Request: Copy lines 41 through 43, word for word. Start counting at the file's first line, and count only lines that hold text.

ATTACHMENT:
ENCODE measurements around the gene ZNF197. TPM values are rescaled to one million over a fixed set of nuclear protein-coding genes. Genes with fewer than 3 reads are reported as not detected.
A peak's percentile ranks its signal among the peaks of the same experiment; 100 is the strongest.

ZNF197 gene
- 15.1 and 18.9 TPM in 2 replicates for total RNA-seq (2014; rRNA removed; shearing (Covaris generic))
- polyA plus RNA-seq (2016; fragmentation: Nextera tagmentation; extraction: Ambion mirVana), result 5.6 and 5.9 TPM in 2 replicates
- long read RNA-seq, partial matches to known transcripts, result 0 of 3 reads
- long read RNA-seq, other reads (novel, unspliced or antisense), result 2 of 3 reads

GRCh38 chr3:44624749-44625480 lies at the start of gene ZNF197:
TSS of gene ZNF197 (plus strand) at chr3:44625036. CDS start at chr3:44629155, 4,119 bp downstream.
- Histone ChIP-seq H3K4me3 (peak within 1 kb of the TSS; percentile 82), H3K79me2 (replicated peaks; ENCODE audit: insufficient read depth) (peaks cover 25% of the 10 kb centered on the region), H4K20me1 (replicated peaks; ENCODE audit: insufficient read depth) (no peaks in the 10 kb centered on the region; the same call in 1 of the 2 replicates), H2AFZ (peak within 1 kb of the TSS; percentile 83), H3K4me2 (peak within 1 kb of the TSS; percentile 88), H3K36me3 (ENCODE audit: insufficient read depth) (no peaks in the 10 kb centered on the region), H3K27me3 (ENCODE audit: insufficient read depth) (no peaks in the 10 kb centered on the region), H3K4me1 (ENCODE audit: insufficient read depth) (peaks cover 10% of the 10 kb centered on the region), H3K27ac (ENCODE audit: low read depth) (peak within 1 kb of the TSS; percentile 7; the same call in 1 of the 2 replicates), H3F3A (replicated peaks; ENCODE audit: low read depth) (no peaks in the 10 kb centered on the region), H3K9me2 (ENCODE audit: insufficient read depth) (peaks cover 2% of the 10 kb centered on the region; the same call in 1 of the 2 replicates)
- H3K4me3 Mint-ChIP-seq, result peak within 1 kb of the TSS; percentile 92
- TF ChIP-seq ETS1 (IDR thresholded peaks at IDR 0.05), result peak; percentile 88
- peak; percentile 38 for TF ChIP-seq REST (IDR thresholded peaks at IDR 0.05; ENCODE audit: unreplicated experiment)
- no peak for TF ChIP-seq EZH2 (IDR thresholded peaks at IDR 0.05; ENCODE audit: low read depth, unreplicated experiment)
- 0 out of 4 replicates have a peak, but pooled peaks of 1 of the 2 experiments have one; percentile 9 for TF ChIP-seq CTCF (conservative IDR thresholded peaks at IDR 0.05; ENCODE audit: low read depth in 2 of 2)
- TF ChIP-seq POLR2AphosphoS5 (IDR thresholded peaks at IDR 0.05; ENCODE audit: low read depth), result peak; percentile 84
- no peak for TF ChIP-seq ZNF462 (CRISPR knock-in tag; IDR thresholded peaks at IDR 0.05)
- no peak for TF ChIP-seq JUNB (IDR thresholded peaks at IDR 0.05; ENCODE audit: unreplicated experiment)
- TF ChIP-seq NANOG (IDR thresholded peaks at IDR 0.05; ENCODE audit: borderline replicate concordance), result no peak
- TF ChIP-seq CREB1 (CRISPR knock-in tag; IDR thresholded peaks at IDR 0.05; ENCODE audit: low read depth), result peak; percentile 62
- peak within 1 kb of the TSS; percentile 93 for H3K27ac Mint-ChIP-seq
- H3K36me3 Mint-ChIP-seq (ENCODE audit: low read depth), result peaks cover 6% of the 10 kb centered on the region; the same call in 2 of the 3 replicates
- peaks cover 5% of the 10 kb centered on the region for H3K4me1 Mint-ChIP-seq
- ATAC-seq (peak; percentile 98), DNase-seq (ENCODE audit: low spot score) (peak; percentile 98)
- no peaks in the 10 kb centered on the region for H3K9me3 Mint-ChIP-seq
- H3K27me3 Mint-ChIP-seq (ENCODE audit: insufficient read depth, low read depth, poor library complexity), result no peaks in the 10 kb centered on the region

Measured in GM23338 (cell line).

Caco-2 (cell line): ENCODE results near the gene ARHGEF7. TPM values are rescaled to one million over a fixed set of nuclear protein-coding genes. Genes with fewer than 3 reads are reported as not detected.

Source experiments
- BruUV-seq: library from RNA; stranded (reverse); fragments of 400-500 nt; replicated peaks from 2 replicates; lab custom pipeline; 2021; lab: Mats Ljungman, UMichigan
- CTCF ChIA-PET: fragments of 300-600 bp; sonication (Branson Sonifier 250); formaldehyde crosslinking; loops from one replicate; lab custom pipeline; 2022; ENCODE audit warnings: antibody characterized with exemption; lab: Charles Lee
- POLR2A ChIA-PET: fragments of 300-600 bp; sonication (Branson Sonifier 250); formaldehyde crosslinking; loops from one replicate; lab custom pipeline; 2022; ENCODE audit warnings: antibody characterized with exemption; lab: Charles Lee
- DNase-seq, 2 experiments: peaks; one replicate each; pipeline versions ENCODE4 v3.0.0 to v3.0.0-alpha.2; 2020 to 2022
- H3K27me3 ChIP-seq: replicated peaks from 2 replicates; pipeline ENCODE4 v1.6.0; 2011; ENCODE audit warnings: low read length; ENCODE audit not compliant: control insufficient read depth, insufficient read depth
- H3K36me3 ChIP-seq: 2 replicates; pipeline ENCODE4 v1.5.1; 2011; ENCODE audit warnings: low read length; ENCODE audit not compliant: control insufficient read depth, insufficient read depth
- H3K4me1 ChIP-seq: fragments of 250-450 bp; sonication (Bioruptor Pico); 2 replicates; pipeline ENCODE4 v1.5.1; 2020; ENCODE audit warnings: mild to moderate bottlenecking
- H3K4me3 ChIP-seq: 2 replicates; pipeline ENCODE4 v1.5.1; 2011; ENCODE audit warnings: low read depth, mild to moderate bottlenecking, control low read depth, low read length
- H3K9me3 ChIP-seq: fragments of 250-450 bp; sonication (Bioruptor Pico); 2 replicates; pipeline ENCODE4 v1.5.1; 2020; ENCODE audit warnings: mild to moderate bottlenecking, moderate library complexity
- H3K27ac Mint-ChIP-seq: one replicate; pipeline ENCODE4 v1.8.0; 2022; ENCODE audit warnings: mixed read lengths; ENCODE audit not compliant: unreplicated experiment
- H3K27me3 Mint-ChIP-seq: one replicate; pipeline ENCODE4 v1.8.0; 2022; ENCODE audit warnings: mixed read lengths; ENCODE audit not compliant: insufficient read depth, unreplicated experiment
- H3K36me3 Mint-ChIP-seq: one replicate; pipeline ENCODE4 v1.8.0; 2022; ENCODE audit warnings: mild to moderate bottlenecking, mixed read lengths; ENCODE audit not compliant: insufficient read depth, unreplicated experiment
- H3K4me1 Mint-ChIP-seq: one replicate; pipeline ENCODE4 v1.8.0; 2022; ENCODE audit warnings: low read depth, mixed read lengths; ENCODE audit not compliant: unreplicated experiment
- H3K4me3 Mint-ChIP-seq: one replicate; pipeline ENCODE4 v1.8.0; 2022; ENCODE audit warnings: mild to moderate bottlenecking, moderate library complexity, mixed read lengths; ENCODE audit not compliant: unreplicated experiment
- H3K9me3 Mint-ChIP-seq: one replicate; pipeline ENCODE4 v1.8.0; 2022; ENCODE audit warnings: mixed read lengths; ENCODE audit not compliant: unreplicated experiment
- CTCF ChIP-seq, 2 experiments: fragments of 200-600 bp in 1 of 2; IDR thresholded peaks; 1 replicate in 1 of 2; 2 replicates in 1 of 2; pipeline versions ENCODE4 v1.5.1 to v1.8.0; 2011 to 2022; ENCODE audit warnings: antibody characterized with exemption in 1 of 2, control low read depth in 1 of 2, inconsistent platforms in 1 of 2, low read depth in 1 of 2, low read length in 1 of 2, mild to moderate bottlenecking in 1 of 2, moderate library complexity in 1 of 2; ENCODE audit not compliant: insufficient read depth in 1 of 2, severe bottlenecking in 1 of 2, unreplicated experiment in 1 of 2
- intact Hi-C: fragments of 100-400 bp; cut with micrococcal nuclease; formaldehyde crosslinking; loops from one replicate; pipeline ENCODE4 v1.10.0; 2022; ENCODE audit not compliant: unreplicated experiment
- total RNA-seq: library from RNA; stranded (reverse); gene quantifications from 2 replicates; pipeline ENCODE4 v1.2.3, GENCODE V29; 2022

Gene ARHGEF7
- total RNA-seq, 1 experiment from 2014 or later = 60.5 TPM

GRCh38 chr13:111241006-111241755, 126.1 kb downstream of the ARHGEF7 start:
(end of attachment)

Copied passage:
- H3K36me3 Mint-ChIP-seq: one replicate; pipeline ENCODE4 v1.8.0; 2022; ENCODE audit warnings: mild to moderate bottlenecking, mixed read lengths; ENCODE audit not compliant: insufficient read depth, unreplicated experiment
- H3K4me1 Mint-ChIP-seq: one replicate; pipeline ENCODE4 v1.8.0; 2022; ENCODE audit warnings: low read depth, mixed read lengths; ENCODE audit not compliant: unreplicated experiment
- H3K4me3 Mint-ChIP-seq: one replicate; pipeline ENCODE4 v1.8.0; 2022; ENCODE audit warnings: mild to moderate bottlenecking, moderate library complexity, mixed read lengths; ENCODE audit not compliant: unreplicated experiment